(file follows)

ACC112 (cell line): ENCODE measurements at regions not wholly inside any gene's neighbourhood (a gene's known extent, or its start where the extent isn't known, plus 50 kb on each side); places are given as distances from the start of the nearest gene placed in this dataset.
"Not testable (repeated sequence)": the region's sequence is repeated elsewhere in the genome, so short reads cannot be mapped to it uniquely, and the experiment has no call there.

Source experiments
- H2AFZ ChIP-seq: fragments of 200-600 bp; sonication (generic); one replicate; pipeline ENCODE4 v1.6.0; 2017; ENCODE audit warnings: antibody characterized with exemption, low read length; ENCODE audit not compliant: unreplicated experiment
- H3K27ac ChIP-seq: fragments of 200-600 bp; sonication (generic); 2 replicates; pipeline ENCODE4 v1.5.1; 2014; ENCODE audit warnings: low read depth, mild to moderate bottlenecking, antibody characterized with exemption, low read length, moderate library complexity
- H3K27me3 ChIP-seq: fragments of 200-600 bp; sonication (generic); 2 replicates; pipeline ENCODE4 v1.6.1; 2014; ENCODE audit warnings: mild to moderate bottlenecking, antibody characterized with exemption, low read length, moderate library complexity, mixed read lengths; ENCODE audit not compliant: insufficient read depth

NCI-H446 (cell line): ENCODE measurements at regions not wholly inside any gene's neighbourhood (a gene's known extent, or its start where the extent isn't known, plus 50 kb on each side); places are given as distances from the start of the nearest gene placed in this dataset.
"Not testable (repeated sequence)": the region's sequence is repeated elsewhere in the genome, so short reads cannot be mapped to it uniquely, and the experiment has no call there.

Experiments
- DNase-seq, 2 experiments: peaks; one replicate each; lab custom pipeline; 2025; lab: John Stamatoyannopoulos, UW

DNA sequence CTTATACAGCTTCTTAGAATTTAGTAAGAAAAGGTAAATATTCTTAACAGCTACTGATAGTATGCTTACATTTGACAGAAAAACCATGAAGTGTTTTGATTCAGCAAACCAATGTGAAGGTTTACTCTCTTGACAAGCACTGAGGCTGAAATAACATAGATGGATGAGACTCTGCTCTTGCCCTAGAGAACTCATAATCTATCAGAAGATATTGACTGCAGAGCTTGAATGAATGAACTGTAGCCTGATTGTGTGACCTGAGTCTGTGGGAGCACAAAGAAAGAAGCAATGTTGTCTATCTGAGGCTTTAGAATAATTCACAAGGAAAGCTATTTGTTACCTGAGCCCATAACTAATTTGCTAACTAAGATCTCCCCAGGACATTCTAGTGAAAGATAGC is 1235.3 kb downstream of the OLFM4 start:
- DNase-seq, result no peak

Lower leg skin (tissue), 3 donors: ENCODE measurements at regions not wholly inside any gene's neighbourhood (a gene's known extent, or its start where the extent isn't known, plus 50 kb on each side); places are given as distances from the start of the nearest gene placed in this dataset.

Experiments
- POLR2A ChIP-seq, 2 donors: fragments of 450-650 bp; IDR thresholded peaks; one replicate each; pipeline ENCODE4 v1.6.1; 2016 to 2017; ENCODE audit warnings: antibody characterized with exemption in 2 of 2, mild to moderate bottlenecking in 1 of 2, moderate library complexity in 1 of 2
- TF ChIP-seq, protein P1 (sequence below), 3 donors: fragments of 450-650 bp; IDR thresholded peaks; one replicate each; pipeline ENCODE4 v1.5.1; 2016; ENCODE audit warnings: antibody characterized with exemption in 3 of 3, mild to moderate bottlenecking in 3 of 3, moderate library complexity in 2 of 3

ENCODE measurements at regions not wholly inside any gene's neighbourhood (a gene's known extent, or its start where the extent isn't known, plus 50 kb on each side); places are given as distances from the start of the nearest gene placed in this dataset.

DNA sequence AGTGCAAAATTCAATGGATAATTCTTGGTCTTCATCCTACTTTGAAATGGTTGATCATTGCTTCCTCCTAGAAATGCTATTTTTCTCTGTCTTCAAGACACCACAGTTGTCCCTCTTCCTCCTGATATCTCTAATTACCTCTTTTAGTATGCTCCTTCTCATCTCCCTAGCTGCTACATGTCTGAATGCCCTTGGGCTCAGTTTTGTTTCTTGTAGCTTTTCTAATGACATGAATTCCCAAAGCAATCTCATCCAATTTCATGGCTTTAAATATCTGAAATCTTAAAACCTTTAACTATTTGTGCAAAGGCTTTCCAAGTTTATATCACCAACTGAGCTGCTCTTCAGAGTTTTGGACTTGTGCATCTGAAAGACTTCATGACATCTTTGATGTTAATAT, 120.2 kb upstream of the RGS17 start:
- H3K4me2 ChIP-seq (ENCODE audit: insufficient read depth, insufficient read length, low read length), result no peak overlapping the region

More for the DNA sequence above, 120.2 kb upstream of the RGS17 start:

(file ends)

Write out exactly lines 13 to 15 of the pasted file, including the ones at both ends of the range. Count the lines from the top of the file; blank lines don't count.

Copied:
Lower leg skin (tissue), 3 donors: ENCODE measurements at regions not wholly inside any gene's neighbourhood (a gene's known extent, or its start where the extent isn't known, plus 50 kb on each side); places are given as distances from the start of the nearest gene placed in this dataset.

Experiments
- POLR2A ChIP-seq, 2 donors: fragments of 450-650 bp; IDR thresholded peaks; one replicate each; pipeline ENCODE4 v1.6.1; 2016 to 2017; ENCODE audit warnings: antibody characterized with exemption in 2 of 2, mild to moderate bottlenecking in 1 of 2, moderate library complexity in 1 of 2